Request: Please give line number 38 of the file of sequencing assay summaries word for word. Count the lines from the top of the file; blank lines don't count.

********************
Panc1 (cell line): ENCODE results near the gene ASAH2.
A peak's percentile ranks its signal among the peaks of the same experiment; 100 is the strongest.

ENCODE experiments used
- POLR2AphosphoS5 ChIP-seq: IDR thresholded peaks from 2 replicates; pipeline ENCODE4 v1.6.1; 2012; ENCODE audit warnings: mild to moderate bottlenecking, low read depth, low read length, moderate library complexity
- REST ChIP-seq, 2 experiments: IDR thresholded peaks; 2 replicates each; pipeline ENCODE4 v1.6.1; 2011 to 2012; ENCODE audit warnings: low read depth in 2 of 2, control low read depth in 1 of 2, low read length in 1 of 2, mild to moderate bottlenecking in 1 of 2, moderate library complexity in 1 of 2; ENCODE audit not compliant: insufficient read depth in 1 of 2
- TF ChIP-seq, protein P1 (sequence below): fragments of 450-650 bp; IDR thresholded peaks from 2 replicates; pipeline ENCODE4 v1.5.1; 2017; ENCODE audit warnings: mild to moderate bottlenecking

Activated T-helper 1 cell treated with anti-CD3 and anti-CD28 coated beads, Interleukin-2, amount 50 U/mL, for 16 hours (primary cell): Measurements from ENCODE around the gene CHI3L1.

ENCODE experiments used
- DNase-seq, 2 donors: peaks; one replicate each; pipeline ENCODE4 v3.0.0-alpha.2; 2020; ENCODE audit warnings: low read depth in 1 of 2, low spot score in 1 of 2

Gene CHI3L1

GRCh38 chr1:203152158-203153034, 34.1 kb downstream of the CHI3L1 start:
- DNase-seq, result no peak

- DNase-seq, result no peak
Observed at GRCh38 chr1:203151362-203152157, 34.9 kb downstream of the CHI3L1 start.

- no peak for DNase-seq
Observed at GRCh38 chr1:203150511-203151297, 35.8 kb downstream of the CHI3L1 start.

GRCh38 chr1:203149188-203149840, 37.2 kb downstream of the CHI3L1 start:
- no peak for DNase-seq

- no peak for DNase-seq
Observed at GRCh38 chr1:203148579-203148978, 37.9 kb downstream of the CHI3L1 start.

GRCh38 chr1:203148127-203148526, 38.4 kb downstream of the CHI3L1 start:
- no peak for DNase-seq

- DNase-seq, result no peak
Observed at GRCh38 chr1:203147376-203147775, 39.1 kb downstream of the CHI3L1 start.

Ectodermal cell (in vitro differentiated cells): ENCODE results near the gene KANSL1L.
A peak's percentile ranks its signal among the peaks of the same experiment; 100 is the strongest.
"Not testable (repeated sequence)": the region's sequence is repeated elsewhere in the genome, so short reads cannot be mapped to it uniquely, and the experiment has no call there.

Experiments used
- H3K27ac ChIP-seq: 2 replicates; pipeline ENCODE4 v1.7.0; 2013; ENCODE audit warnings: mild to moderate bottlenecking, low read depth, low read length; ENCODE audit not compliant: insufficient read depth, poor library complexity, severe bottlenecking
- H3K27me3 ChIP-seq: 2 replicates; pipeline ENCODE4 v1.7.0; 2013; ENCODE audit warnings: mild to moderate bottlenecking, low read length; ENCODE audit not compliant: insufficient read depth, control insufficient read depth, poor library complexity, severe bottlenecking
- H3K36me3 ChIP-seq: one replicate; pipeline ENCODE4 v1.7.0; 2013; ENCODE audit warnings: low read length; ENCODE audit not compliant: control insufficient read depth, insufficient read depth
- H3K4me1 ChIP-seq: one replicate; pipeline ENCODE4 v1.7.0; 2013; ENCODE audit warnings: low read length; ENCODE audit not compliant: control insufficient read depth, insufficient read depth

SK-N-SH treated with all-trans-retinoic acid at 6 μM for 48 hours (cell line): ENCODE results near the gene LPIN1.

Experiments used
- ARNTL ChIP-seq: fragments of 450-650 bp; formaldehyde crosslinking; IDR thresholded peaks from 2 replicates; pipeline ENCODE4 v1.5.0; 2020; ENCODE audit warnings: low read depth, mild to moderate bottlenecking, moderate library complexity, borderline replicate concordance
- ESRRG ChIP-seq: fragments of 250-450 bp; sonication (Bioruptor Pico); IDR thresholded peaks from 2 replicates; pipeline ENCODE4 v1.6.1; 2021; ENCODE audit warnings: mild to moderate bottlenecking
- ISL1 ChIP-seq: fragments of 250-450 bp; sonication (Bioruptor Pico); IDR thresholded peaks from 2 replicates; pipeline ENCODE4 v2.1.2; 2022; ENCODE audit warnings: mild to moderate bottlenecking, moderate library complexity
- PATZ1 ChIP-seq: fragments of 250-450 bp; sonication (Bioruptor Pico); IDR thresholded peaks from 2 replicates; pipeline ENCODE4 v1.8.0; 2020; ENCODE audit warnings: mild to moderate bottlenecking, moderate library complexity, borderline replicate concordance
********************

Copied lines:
- PATZ1 ChIP-seq: fragments of 250-450 bp; sonication (Bioruptor Pico); IDR thresholded peaks from 2 replicates; pipeline ENCODE4 v1.8.0; 2020; ENCODE audit warnings: mild to moderate bottlenecking, moderate library complexity, borderline replicate concordance